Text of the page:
What a Shocker! How to Use Jumper Cables?
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Jumper cables are an essential item every driver should carry. It’s a good idea to keep a pair in your emergency driving kit if you ever break down. Or simply having them on hand to help your fellow drivers in a time of need.
Many have jumper cables but don’t know how to use them.
This makes sense because you don’t get the chance to jumpstart a car too often. And, someone always seems to step in before you can help, leaving you without experience with the handy items.
The following sections share how to use jumper cables in a safe way.
Jump a Car with Jumper Cables: A How-to
Safety is of the utmost importance when using jumper cables because you are attaching cables to a battery. You don’t want to risk being shocked or sending electricity back through the vehicle’s system and frying a component.
Getting ready to jumpstart the vehicle:
- Get both vehicles set in park or neutral
- Shut off the engine on both cars (and set the e-brake)
- Pop the hoods on both vehicles
- Gather your jumper cables or get theirs
- Examine the batteries
You can line up the vehicles however it works. Sometimes it’s at a tricky angle, so consider pushing the dead vehicle into place if needed.
You should also check to see if the batteries have the same voltage. And clean the area around the terminals so the clamps attach correctly.
The jumper cable orientation should be as follows:
Do note that your battery may not have color-coordinated terminals. Check for its positive and negative terminals before moving forward. Then:
- Attach the positive (RED) cable to the positive (+) terminal of the dead battery
- Attach the positive (RED) cable to the positive (+) terminal of the good battery
- Attach the negative (BLACK) cable to the negative (-) terminal of the good battery
- Attach the negative (BLACK) cable to a metal surface of the donor vehicle with the good battery
- Start the donor vehicle and let it idle for a few minutes
- Start the dead car and let it idle for a few minutes
This is how to remove jumper cables safely:
You will repeat this process in reverse, starting with the black (negative) cables.
- Remove the negative (BLACK) cable from the metal surface
- Remove the negative (BLACK) cable from the donor battery
- Remove the positive (RED) cable from the donor battery
- Remove the positive (RED) cable from the dead battery
Have their (or your) car idle and revved a few minutes before driving off. You don’t want to leave and have their engine die right after!
Also, Don’t ever touch the cable’s/clamp’s ends!
This can cause an electrical shock or damage vehicle components. Set the jumps on the ground when connecting and disconnecting. This will make sure they don’t touch/cross and become a disaster.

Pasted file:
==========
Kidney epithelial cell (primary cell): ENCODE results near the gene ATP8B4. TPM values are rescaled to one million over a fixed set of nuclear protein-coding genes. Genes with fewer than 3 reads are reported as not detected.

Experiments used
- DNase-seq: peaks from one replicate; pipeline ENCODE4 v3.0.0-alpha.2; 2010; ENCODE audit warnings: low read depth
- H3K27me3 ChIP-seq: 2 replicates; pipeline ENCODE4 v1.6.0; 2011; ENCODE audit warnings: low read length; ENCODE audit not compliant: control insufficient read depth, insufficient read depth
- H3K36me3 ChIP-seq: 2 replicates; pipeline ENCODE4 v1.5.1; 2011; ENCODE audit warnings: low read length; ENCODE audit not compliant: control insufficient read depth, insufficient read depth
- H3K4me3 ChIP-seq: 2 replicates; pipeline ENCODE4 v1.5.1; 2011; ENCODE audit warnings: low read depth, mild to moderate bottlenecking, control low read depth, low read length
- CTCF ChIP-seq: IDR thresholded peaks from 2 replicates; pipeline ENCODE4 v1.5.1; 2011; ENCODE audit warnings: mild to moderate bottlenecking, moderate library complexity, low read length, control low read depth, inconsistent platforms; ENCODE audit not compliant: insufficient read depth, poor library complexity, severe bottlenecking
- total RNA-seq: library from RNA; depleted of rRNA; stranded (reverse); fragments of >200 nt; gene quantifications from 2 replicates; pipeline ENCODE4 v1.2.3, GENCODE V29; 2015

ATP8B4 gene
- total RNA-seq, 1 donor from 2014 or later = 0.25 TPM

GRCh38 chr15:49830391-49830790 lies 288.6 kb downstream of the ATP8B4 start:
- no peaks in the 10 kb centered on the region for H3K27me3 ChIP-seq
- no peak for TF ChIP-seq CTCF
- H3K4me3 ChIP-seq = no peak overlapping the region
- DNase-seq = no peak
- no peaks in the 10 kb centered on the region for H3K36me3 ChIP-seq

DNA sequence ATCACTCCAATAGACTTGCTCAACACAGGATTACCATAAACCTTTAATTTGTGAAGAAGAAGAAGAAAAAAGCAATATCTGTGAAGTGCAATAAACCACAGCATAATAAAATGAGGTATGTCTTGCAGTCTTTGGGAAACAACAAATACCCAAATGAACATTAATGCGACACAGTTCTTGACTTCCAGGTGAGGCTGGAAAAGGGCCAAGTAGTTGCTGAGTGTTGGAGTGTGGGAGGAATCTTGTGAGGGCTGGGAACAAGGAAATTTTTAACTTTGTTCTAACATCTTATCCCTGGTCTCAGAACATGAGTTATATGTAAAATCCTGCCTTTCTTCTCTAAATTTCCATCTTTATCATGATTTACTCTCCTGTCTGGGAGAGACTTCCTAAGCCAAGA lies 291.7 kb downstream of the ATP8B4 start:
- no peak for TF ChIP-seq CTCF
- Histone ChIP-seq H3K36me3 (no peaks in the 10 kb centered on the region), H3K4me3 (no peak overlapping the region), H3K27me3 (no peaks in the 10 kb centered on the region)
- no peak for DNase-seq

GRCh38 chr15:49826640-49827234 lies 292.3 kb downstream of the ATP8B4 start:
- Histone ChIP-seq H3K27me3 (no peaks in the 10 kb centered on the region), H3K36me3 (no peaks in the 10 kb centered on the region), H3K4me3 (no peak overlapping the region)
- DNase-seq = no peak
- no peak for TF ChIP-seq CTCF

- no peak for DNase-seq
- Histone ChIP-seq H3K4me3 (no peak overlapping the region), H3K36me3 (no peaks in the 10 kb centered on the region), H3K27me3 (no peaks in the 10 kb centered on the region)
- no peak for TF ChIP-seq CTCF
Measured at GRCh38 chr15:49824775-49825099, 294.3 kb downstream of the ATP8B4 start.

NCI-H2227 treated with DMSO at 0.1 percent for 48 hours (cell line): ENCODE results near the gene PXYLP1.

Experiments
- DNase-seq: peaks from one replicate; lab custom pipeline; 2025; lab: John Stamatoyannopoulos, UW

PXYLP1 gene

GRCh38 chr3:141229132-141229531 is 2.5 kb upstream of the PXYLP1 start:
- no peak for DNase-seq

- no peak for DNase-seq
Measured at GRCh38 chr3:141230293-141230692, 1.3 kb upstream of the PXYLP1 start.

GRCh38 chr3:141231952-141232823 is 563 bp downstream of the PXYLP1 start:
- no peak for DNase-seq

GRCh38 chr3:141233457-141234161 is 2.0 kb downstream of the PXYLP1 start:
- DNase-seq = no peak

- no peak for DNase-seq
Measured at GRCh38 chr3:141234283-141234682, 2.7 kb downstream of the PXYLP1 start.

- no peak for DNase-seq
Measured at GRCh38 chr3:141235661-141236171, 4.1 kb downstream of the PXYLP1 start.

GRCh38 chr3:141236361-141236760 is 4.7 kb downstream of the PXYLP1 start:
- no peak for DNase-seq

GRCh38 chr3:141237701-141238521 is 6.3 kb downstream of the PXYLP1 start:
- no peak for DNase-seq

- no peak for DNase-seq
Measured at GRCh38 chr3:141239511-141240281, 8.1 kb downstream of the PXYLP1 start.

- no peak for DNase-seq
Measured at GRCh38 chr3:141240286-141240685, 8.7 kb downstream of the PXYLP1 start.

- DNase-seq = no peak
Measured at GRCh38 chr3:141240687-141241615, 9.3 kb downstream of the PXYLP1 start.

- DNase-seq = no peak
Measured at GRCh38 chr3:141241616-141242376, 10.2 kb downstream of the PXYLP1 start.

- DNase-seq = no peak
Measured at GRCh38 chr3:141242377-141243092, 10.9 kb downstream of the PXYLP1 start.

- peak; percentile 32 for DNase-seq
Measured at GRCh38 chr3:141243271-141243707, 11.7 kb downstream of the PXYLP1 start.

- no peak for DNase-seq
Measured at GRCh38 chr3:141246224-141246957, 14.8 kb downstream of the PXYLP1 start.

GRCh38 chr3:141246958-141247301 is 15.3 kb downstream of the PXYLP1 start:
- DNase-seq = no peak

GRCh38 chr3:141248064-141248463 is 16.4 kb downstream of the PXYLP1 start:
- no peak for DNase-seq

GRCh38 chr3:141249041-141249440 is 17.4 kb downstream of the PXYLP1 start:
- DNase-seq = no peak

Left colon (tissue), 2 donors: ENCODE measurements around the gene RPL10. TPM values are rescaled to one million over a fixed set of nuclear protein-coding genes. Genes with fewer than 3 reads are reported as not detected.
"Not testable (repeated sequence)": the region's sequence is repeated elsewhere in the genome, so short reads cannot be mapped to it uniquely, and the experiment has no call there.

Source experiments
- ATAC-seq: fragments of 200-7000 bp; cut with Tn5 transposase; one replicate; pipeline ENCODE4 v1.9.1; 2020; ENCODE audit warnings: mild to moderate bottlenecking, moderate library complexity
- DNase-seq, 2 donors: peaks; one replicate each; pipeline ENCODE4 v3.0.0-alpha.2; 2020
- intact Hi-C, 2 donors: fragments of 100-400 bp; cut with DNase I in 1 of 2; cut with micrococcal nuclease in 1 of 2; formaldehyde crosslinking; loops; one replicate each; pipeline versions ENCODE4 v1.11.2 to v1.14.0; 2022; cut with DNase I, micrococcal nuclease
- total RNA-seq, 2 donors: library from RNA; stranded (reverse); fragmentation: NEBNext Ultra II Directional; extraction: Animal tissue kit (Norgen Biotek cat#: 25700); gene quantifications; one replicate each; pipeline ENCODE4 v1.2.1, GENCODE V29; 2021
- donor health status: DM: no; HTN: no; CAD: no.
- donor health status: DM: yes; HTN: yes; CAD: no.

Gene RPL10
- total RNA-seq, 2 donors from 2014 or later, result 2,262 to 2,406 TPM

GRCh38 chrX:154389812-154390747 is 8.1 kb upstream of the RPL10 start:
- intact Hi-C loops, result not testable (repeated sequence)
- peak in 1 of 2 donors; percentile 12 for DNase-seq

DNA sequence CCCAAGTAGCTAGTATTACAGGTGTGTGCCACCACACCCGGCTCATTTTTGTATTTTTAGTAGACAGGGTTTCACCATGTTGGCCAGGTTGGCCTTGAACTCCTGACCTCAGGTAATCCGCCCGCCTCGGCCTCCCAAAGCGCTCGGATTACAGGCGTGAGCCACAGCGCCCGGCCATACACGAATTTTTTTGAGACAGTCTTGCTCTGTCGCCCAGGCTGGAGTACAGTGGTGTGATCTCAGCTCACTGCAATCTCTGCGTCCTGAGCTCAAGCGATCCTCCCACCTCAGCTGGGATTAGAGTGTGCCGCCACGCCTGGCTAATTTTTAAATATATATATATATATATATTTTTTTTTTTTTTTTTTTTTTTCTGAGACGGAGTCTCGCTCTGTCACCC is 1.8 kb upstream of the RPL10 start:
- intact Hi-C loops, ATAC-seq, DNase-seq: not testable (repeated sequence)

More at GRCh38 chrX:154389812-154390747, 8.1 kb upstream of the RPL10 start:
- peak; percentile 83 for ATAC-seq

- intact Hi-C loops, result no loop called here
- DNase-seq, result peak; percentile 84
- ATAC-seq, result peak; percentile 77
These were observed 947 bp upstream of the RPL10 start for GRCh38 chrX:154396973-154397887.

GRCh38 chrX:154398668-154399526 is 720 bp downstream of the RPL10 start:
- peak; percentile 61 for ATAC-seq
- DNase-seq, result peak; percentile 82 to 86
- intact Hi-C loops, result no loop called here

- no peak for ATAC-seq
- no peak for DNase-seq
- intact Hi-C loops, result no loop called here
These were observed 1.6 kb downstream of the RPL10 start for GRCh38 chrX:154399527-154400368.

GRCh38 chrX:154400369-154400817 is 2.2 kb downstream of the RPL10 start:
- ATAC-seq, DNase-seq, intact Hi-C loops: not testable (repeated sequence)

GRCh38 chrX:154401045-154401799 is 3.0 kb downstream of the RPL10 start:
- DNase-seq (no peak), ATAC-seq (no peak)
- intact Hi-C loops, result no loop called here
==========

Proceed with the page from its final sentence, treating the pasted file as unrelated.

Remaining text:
Jumper Cables Questions, Tips, and Tricks
Let’s wrap up this post with a few tips to get the most out of your jumper cables.
- What size jumper cables do I need? The longer, the better since you never know the size of the vehicle you’re jumping. But, shorter cables will tend to provide better current — perhaps carry both! You’ll also want thick, heavy-duty cables at least a gauge 6 – 8 to give them enough power.
- What are the best jumper cables? There are quite a few on the market, but look for brands like Energizer, Forney, and Bayco. These are usually the highest rated and durable as hell.
- Should I get a jump starter instead? That’s up to you; these units can do the trick, but only if you remember to keep them charged. Look for brands like Stanely, DBPower, and Clore Automotive.
- What amount of amps are needed to start a car? You’re looking at a range of 300 – 400 amps for most passenger vehicles. When it gets to bigger vehicles, you’ll want something closer to 1000+ amps.
- Can you ruin your car by jumpstarting someone? There’s always the chance if you’re removing live jumpers and they touch. You can fry your electronic components.
- Can I jump them if they have a bad starter? Unfortunately, no. You’ll provide electricity but the starter gets the engine going. Without it working, you’re simply draining your battery.
- The battery isn’t charging; what’s wrong? You could try wiggling the connections since their battery may have corrosion. Or, use a wrench to tighten the terminal’s end. A post shim can help form a better connection if you carry these as part of your emergency kit, too.
There’s a lot of questions you probably have about using jumper cables. We suggest referring to the informational materials included with the kit. Else, see what else you can dig up online or on YouTube.
Knowing how jumpers work can save you in a pinch and make you a hero to others. Just be careful when using them!